www/squid does not shutdown via rc
rkoberman at gmail.com
Tue Jan 27 05:03:50 UTC 2015
On Mon, Jan 26, 2015 at 7:52 PM, Kurt Jaeger <lists at opsec.eu> wrote:
> > As far as patching, it is really pretty easy and requires no special
> > or knowledge.
> > 1. Download the two patches as ~/A.patch and ~/B.patch
> Doesn't installing a custom kernel break freebsd-update ?
> pi at opsec.eu +49 171 3101372 5 years to
> go !
Seriously? Yes. That is why I offered exact commands to enter. And I am not
a developer. My C skills are poor and I last wrote kernel code for VMS. I
am a system admin, either full or part time for at least 35 years, though,
so I am more comfortable than the average user. But the average user is not
installing and configuring squid, either.
It's a simple process and, as always when a new kernel is installed, the
old one is saved, so recovery is pretty easy. If someone looks at those
step and feels they are beyond, they won't so them, but right now they are
stuck. I have no influence with those who can decide when an update should
be made but I've been around FreeBSD long enough to know how unlikely it is
that an update to fix this is, so I am offering another option.
No. That is the purpose of copying the standard kernel to /boot/GENERIC is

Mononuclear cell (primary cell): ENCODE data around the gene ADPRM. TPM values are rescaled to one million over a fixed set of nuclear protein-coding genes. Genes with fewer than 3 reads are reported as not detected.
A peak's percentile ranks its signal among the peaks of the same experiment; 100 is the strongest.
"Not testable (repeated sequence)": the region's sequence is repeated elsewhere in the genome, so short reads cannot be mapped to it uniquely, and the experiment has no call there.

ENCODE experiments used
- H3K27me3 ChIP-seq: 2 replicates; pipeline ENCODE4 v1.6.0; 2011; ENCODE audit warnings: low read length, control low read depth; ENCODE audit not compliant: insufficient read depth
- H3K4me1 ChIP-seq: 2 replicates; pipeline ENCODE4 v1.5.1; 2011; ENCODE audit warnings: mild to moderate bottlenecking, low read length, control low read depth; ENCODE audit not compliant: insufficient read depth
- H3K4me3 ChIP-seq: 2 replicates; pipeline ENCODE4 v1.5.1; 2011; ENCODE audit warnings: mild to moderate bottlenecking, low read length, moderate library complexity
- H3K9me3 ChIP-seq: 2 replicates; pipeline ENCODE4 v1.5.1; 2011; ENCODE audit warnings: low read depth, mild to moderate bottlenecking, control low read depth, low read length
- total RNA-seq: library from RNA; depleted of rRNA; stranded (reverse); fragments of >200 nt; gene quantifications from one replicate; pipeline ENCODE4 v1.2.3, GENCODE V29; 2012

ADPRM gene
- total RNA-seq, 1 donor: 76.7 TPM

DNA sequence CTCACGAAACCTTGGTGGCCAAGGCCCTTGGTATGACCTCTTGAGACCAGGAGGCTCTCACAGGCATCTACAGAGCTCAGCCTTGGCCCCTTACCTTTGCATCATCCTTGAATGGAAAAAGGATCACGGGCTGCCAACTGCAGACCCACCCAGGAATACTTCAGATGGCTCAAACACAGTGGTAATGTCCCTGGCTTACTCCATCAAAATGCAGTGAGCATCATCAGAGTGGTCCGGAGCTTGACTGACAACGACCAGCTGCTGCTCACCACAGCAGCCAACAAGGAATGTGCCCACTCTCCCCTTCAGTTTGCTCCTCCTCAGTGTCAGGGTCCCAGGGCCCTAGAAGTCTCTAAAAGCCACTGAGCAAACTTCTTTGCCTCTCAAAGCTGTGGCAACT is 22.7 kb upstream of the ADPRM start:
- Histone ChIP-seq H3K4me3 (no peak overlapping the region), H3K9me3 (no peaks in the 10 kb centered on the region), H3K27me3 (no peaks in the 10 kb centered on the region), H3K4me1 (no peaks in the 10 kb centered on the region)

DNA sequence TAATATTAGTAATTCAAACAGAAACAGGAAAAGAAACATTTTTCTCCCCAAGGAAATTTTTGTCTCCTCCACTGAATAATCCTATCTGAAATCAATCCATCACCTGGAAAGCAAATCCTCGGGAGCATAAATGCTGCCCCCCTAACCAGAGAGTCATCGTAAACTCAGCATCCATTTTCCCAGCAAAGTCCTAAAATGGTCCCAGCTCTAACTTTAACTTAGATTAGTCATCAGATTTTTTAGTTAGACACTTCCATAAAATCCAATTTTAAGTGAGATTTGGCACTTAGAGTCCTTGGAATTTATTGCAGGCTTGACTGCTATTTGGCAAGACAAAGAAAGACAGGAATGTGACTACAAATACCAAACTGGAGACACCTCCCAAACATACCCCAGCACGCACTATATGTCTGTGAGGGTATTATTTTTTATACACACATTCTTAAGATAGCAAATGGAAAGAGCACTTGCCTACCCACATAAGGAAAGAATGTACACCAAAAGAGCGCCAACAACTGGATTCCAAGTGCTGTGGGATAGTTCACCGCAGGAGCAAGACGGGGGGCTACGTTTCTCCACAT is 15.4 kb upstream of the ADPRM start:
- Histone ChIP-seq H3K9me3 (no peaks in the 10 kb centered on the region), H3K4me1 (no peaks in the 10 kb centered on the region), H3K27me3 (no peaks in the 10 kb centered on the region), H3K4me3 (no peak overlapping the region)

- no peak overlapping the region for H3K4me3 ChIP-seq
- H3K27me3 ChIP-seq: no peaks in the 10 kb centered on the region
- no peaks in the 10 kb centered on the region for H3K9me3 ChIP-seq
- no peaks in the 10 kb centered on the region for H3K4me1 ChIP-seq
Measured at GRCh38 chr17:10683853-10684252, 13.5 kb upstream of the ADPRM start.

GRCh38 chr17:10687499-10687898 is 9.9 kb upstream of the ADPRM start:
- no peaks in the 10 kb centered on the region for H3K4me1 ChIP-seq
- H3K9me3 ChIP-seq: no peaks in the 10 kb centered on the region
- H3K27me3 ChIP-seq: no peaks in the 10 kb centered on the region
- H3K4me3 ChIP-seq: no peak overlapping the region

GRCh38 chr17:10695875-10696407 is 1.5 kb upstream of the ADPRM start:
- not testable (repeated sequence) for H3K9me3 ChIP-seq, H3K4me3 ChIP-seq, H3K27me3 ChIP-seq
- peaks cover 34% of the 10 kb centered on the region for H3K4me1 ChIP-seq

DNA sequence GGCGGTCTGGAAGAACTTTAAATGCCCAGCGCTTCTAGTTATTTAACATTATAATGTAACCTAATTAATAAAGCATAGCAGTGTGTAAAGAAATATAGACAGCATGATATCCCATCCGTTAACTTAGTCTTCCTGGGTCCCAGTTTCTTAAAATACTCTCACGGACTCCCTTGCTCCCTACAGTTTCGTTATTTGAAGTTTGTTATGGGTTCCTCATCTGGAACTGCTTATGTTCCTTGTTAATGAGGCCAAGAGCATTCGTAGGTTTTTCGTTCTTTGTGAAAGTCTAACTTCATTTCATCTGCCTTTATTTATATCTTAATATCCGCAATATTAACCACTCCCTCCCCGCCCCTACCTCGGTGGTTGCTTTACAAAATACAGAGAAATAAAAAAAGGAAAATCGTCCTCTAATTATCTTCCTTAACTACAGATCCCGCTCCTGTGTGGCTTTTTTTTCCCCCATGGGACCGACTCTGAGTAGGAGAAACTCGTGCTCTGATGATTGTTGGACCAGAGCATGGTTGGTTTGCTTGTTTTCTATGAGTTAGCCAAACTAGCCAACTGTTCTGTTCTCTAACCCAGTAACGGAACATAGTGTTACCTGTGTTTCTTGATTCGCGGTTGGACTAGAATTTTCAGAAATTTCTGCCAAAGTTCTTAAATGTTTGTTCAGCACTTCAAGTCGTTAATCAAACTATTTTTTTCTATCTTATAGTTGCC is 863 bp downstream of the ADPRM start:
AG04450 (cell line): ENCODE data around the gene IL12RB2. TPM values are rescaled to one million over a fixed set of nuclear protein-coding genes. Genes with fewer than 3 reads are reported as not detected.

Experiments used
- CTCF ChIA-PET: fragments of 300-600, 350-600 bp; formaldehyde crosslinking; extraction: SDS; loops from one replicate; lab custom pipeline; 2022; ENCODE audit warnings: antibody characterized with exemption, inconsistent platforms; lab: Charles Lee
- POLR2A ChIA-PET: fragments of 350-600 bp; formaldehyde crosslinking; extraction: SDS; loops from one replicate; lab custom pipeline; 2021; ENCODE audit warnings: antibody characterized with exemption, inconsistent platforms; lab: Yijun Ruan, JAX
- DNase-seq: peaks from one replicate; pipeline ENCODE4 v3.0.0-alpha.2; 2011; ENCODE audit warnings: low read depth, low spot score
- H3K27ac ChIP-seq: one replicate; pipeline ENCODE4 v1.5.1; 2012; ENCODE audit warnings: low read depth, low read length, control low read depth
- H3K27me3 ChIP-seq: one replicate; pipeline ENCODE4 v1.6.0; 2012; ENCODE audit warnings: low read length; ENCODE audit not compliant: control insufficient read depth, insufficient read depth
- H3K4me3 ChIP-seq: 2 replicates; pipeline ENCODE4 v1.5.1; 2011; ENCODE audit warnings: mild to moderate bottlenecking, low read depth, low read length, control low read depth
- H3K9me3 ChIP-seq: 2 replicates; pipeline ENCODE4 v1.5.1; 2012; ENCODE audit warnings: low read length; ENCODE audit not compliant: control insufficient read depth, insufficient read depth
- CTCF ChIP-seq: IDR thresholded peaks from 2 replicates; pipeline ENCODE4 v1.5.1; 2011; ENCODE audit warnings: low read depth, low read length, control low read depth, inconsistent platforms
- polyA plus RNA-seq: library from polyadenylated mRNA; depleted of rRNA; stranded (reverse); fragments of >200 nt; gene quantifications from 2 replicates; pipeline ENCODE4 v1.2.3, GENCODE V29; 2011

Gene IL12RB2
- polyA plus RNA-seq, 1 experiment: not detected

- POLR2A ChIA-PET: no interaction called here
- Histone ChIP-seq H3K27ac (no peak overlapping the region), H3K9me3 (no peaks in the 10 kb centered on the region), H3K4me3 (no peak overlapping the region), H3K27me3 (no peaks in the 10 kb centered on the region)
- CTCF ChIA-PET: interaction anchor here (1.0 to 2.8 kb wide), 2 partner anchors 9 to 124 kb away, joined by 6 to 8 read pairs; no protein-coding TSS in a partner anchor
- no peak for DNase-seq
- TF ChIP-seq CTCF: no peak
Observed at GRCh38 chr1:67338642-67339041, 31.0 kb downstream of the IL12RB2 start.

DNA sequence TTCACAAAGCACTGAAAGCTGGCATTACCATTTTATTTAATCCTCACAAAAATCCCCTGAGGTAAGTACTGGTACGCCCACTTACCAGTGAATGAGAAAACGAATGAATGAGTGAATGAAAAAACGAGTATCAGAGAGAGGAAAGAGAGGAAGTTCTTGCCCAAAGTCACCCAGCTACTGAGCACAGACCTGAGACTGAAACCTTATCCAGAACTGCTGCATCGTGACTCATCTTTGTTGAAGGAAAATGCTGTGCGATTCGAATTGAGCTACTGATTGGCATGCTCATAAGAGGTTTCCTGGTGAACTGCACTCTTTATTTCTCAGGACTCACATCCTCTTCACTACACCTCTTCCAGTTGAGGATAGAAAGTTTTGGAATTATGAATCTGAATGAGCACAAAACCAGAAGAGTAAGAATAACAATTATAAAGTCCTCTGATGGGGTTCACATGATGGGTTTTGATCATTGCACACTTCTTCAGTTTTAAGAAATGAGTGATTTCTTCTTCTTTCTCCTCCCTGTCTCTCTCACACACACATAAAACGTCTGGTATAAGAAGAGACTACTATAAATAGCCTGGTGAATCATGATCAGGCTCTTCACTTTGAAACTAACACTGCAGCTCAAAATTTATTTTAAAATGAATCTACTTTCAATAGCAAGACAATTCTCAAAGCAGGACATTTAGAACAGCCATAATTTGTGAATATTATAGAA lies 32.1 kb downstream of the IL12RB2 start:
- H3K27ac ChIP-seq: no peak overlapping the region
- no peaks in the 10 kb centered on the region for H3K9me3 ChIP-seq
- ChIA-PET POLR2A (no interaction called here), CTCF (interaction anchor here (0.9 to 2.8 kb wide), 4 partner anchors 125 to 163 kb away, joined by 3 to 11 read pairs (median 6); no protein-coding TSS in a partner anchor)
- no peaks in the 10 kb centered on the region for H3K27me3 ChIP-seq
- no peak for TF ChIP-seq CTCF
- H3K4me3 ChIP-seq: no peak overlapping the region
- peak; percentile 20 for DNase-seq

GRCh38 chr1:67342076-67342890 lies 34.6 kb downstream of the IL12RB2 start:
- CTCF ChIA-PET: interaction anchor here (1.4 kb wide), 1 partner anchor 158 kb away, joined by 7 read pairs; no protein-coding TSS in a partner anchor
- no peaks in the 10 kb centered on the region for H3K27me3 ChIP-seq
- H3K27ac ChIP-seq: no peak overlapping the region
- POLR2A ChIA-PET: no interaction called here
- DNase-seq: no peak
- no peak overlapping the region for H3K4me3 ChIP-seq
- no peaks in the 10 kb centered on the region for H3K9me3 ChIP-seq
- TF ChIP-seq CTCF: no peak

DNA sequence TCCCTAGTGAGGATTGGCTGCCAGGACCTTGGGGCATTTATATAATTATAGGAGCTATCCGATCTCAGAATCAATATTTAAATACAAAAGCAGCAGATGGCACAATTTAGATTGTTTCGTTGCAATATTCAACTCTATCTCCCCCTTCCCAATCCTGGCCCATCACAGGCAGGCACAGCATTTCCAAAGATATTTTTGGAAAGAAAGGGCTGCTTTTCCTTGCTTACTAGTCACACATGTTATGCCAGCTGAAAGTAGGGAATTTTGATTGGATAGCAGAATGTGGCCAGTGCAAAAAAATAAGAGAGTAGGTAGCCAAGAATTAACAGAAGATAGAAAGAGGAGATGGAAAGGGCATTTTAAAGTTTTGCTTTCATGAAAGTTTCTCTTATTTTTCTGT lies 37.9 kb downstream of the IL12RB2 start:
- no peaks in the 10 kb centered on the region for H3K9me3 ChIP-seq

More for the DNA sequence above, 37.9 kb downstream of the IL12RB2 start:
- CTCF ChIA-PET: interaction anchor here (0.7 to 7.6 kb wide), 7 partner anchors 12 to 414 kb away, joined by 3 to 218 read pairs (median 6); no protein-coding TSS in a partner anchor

for that purpose. It's not in the man pages but is in the Handbook. If you
have /boot/GENERIC, freebsd-update will use that kernel instead of
/boot/kernel/kernel. If you are making changes to the kernel of a release,
just be sure that you have copied the running kernel to /boot/GENERIC and
you are safe. (Of course, any changes to the kernel will be lost when
freebsd-update is run in the future, but in this case STABLE already has
the patches, so they (or something similar) will be in 10.2.
The only problem is a security patch that updates the kernel. After that,
the patches would have to be re-applied, the new kernel copied to
/boot/GENERIC and so on.
Kevin Oberman, Network Engineer, Retired
E-mail: rkoberman at gmail.com
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